Shannon Gabriel was furious, but the footwork of Bangladesh’s experienced campaigners was not good……

The fury of Big Shannon Gabriel is nothing new to Bangladesh. A few months back, at Antigua, on Day 3, Gabriel packed-off Bangladesh cheaply to finish things off within three days. Jason Holder overshadowed Gabriel and Kemar Roach in the second outing at Jamaica, but Gabriel was the name of terror for the Bangladeshi batsmen. Bangladesh were expecting the same at Chottogram and after tea, the big boy was breathing fire like an angry dragon.

Mominul Haque was at his pristine best in a venue where he announced his arrival with a counterattacking 181 against New Zealand five years ago. Beautiful drives and well-timed punches of the little man left the spectators spell-bound until he decided to poke at a delivery, which was moving away from him at pace, without using his feet. Shane Dowrich caught the ball safely and the visitors breathed a sigh of relief to see the end of Mominul.

Two balls later, the little Mushfiqur Rahim decided to move forward at a Gabriel delivery, which was coming in and ended up being trapped lbw. Wrong use of footwork was evident and it was repeated by Mahmudullah Riyad in Gabriel’s next over.

Another fast delivery beat the dust, posed a threat to rip through Riyad’s defence and ultimately it did breach his defence as, like Mushfiq, his initial movement was on the front foot rather than back. Then the skipper, Shakib Al Hasan, committed the same mistake by attempting to punch one off the front foot and left a gap between bat and pad – the ball, delivered from an angle round the wicket, zipped in to kiss the edge first and then disturb the woodwork.

All of a sudden, the nightmare at Antigua started to show its ugly face at Chottogram.

216 for 3 became 235 for 7 and it seemed all the hard works would be wasted.

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But the young guns of Bangladesh were in no intention to bat with paralyzed-feet. While the experienced and senior batters of Bangladesh were quite paraplegic against the pace and fury of Gabriel, the likes of Mehidy Hasan Miraz, Taijul Islam and the young debutante Nayeem Hasan were blessed with a better motor function of the lower limb.

In the 67th over of the day, Gabriel dished out a ferocious short-ball, which would have left the best batsmen at bay, Miraz went on the back foot quickly, shifted his balance a bit on the offstump and executed a hook shot – if any shot could describe boldness in today’s cricket, then it was that hook shot. You just don’t witness hook shots these days – or, many are not brave enough to play it. But Miraz showed, he is a cricketer of a different category –  always eager to improve technically and temperamentally.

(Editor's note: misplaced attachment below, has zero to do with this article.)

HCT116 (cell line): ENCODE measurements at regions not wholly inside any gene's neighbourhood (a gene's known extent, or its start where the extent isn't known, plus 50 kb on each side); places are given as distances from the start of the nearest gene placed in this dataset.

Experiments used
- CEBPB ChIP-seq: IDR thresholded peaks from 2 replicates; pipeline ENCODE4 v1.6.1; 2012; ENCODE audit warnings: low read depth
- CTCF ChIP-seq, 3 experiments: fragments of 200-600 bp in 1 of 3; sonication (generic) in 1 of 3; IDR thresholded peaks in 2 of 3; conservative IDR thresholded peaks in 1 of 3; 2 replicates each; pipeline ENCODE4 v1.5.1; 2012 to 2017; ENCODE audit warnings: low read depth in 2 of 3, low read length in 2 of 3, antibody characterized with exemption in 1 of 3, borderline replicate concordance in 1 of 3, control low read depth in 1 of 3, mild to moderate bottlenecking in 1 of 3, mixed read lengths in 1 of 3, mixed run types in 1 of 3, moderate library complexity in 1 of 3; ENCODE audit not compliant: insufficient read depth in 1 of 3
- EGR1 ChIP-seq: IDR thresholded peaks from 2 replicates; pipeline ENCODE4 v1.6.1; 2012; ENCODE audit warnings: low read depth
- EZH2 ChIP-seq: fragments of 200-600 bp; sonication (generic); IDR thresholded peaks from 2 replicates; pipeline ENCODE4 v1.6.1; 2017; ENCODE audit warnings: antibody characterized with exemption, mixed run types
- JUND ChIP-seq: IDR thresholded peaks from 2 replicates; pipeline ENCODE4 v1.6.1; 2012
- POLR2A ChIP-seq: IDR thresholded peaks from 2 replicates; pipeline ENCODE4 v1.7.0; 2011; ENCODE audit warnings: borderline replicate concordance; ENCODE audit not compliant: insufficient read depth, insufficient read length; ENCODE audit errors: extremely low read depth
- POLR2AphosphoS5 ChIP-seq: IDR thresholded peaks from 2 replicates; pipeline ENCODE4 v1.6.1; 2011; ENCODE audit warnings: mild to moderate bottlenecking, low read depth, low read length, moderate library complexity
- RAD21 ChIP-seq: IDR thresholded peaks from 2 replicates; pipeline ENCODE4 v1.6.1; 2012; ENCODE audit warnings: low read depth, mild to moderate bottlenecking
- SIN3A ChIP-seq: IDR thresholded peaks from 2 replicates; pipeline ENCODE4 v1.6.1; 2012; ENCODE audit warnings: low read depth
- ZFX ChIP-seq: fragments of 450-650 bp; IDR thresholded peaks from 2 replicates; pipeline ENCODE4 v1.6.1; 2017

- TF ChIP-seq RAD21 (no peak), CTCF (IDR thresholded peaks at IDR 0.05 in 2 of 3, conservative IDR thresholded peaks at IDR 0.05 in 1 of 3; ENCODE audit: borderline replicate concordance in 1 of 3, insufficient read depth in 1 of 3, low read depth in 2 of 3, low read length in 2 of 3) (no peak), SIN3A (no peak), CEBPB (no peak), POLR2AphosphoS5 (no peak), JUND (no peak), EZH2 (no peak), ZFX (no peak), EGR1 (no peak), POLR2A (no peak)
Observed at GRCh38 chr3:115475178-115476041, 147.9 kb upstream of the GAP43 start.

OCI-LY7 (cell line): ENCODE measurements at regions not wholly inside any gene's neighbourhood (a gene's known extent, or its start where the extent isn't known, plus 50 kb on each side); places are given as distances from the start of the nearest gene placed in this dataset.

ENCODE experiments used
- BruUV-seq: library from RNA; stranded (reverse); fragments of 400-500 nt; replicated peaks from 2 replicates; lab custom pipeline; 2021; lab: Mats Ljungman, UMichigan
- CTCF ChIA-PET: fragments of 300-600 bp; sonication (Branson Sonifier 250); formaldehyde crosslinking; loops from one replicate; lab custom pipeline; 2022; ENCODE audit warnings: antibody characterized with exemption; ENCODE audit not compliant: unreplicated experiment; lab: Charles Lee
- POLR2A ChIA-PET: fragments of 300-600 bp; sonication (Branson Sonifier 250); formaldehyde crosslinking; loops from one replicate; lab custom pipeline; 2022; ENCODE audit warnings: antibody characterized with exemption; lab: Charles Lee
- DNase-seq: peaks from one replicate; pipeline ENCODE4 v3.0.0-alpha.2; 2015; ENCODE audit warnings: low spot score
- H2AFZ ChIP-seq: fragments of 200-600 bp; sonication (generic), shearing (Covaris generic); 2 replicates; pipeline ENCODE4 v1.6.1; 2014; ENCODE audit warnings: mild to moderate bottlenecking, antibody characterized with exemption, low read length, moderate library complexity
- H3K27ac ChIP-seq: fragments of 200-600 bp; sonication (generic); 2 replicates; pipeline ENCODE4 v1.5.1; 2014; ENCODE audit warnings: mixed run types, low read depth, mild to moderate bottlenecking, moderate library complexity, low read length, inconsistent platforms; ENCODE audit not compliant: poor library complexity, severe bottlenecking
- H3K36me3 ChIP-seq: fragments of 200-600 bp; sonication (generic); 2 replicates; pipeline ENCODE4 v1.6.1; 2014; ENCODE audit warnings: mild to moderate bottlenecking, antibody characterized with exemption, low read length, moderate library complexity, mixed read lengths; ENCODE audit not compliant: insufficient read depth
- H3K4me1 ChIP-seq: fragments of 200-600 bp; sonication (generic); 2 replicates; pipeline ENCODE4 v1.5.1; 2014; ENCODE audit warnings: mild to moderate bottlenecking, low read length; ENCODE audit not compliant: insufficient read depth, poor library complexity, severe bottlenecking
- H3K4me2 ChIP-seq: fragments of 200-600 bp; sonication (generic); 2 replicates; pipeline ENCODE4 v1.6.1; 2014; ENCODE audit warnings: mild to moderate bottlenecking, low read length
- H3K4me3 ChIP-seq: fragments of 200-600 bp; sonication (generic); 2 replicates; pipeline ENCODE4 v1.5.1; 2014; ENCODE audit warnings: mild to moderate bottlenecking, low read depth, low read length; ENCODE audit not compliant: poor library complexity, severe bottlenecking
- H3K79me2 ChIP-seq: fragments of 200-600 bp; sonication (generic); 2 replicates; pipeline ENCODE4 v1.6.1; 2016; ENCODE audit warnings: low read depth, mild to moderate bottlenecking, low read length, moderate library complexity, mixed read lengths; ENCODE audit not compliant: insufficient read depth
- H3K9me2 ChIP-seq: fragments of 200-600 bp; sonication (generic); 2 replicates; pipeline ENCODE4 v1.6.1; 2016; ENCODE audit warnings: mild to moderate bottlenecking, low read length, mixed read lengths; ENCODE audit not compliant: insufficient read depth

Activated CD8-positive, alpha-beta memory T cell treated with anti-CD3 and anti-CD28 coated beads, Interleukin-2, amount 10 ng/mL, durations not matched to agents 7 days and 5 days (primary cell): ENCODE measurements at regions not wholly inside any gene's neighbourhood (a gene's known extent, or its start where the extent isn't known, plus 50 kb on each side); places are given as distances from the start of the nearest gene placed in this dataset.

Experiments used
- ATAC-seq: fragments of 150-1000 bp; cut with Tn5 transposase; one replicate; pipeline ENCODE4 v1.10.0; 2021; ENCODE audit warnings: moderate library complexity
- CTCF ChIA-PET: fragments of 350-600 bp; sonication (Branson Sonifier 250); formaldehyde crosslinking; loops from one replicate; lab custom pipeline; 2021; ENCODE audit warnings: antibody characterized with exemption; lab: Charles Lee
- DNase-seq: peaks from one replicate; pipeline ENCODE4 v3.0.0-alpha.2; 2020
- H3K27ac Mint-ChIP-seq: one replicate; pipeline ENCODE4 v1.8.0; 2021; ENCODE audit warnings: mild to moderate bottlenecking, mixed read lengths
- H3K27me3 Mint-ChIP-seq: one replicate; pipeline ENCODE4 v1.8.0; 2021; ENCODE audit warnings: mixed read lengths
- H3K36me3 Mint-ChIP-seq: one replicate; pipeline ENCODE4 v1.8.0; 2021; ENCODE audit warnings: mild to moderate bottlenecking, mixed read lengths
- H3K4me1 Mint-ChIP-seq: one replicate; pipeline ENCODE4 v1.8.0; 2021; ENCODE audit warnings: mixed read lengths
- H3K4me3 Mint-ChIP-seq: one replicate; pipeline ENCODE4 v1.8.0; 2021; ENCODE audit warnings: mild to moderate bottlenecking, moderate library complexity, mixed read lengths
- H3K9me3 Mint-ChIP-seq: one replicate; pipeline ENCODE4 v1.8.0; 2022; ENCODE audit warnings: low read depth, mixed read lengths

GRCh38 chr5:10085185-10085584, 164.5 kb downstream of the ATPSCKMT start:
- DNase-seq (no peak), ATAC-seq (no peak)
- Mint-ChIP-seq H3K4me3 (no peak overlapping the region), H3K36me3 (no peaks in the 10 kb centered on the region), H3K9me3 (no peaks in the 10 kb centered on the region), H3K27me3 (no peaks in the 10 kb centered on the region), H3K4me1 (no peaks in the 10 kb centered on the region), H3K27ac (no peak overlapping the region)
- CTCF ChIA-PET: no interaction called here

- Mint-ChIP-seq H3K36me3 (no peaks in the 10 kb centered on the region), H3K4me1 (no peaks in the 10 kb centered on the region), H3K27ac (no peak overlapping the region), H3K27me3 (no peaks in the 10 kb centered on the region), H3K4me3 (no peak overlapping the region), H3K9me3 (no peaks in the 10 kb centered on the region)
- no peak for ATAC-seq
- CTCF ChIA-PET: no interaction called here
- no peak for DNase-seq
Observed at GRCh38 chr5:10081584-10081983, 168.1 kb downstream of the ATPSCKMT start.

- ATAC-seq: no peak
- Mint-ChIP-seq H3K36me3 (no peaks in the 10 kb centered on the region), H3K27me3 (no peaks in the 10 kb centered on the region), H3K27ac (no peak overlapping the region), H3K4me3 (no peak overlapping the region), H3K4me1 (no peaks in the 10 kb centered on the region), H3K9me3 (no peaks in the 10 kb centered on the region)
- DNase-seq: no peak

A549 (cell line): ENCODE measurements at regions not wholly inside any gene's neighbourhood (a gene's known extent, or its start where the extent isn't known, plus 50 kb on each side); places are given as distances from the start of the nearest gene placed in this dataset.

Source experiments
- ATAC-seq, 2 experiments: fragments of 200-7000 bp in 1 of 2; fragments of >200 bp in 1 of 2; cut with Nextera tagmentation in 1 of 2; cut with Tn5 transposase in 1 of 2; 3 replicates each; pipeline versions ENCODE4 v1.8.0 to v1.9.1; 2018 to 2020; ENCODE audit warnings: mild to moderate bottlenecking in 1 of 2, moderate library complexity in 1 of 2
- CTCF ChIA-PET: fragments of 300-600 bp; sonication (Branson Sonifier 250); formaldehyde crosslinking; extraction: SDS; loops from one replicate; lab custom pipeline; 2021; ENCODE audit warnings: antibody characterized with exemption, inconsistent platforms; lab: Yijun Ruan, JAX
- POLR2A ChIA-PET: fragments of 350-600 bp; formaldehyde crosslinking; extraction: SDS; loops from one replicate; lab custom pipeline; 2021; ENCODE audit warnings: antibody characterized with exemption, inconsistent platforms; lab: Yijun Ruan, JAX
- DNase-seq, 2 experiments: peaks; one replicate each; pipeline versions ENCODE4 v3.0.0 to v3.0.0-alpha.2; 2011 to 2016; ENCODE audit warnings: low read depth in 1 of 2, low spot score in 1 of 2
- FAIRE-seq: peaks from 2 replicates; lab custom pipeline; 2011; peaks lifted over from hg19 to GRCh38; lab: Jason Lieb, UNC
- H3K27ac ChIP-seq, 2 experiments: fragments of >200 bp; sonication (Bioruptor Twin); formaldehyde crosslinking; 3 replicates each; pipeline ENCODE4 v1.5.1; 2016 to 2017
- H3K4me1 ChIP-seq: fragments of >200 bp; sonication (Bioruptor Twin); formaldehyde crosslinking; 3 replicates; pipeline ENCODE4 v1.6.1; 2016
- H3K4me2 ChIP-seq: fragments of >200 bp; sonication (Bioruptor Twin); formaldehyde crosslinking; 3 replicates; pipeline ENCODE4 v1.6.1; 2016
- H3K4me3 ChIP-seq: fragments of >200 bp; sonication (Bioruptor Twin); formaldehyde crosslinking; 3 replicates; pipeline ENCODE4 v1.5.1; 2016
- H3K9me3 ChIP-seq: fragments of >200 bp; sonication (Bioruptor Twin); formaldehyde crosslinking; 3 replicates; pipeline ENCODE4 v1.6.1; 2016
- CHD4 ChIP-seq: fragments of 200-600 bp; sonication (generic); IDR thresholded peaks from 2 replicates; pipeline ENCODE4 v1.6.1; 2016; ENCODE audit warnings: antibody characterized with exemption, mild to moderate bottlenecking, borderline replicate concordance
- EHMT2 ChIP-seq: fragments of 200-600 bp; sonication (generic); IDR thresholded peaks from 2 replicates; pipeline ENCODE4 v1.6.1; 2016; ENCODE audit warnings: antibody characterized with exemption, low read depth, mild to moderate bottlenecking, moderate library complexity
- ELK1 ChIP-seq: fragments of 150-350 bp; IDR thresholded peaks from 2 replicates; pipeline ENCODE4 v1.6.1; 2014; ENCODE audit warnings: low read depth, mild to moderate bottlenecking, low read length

The tail-enders like Taijul and Naim would also exhibit the initial trigger movement on the back foot rather than front, which allowed them to go behind the line of the delivery earlier. Their defence was solid and at times, executed some brilliant strokes, which ultimately dragged Bangladesh out of the mess. The young boy Nayeem deserves a lot of accolades for displaying the tough temperament in his very first Test. He was unfazed the deceptive pace of West Indian fast bowlers and his batting technique and foot movement against pace are better than an Imrul Kayes or a Mahmudullah Riyad. The boy has hit the jackpot at first hand.

Anyhow, the matter is all about footwork. Your footwork will help you to survive against pace bowlers. Neither a paraplegic foot nor the initial movement of the front foot would help a batsman to counter pace bowling, but the ability to get on the back foot would. The initial trigger movement of the back foot not only helps to get behind the line of the ball, but it aids to get on top of the bounce as well.

The majority of the deliveries of Shannon Gabriel were either from the back-of-a-length or good-length, which zipped off the surface and nipped back in against right-handers and moved away from the lefties. Had Mominul, Mushfiq or Riyad was using their feet with authority, Gabriel might not have unleashed fear in that eventful post-tea session.


Kudos to the courage and technique of Bangladesh tail, they were able to post a fighting total on Day 1 with two wickets in hand, still.

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